The thermometer outside our kitchen window said 18 degrees when the kids left for school this morning. The wind has picked up since then. Our local weatherman told us to expect winds between 20 and 30 miles an hour this afternoon at 2,000 feet. (We’re at 1,500 feet.) According to the Wind Chill Index on the National Weather Service website, that means that when Ursula and Virgil come home this afternoon, the wind chill temperature — the way it feels — will be somewhere between 1 and 4 degrees.
Ursula looked up the Wind Chill Index earlier this month as part of a report on cold-weather safety for her health class. She learned that the first wind chill chart was created by scientists in Antarctica who tracked air temperature, wind speed, and the effect of both on water in a plastic bottle. Scientists now track the effects of wind and cold on human subjects, but the basic notion of wind chill has stayed the same: Wind makes the cold feel colder, makes water freeze faster, and makes us freeze faster, too.
Ursula learned that our bodies have a couple of built-in defenses when we become cold. When the body first encounters cold temperatures, it shuts down (constricts) some of the blood supply to the body’s surface, which allows it to concentrate on warming the inner core, where the heart and other vital organs are located. That, along with their distance from that vital core, is why our hands and feet often give us our first signs that we’re cold.
The body’s second defense, up to a certain point (or I should say, down to a certain internal temperature) is to make us shiver. This involuntary muscular activity creates as much body heat as a slow jog or the caloric heat that comes from eating two chocolate bars.
If we don’t listen to the body’s warning signs, or if we’re unable to respond to them, we can get frostnip (superficial frostbite, usually to toes, fingers, or face), frostbite (deeper freezing of tissues), or hypothermia (our internal body temperature falls). If our core body temperature falls below 95 degrees, we stop being able to produce enough heat on our own and need other help — other people’s warmth, warm food and drink — to survive.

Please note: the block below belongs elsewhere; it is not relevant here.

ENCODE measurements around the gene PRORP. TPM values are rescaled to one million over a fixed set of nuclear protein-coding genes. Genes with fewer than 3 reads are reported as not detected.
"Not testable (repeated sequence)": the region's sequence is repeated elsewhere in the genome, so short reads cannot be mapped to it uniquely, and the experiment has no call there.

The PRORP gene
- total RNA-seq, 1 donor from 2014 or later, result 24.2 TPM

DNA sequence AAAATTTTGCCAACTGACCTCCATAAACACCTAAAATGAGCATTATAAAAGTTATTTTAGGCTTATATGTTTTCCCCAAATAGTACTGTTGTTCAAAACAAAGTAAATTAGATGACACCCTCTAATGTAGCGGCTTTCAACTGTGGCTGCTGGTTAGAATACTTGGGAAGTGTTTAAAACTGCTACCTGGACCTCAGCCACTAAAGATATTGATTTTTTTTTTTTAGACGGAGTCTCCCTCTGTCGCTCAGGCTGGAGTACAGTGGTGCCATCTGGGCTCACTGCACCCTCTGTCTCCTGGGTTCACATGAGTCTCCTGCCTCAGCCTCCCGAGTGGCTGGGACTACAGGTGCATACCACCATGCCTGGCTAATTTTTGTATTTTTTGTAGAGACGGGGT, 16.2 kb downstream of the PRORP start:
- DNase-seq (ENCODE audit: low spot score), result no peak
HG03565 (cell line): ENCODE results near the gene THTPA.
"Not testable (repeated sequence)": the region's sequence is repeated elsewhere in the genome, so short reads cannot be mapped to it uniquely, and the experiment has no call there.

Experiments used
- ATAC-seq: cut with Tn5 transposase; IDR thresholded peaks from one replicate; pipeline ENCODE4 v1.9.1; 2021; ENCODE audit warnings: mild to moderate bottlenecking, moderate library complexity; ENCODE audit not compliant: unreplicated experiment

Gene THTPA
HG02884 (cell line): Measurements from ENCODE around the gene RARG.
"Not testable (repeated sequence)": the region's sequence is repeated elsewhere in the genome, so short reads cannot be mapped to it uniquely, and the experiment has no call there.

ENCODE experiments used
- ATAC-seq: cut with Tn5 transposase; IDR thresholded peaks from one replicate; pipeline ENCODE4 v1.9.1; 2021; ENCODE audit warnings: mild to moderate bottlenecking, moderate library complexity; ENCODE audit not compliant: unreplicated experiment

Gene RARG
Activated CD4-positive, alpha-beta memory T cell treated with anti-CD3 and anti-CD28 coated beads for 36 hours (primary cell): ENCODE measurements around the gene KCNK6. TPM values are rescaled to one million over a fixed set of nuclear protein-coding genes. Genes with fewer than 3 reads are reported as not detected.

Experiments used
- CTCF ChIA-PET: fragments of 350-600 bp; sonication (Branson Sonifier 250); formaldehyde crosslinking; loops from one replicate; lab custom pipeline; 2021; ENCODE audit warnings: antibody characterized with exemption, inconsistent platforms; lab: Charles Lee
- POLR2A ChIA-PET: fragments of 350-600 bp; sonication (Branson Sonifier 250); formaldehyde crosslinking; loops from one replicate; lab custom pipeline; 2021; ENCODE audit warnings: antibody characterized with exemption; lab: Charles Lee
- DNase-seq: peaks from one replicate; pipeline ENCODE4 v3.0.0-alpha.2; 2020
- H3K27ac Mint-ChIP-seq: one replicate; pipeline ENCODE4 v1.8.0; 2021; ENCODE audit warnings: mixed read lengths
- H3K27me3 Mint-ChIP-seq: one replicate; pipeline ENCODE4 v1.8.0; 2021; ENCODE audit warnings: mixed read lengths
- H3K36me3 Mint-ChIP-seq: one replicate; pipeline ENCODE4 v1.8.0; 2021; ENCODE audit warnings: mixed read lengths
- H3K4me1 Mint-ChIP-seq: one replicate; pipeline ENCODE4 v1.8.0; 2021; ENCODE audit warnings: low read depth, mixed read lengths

But there are lots of things we can do to stay safely warm in cold weather, like the tips that Ursula collected for her report:
• “If your feet are cold, put on a hat.” That old saying is true. We can lose 40% of our body heat from an uncovered head.
• Wear layers. Layers of clothing trap the warm air created by our bodies. Another old and true saying: “Wear two pants, not thicker pants.”
• Wear wind protection. Wind sweeps away that nice warm layer.
• Wear wool or polypro instead of cotton, mittens instead of gloves. Keep your boots dry and at room temperature, not the temperature outside. You can lose several degrees of body temperature just by putting on ice-cold boots.
• Eat, drink, and don’t get exhausted.
• Listen to what your body is telling you. Go inside to warm up!
Thursday and Friday it’s supposed to be even colder here, down around zero degrees, and also windy. If the breeze is even 15 miles an hour, the wind chill will be –19. That's 19 degrees below zero. The wind chill chart identifies a risk of frostbite after 30 minutes of exposure in such conditions. Ursula’s school keeps students indoors when either the air temperature or the wind chill drops below 10 degrees, so I think we’re looking at indoors play the rest of the week...
The National Weather Service has an updated wind chill index and lets you enter temperature and wind speed to determine a specific wind chill.
“Great Kids, Great Outdoors” is an AMC Outdoors blog, written by Kristen Laine.
Labels: cold, frostbite, hypothermia, Kristen Laine, safety, wind, wind chill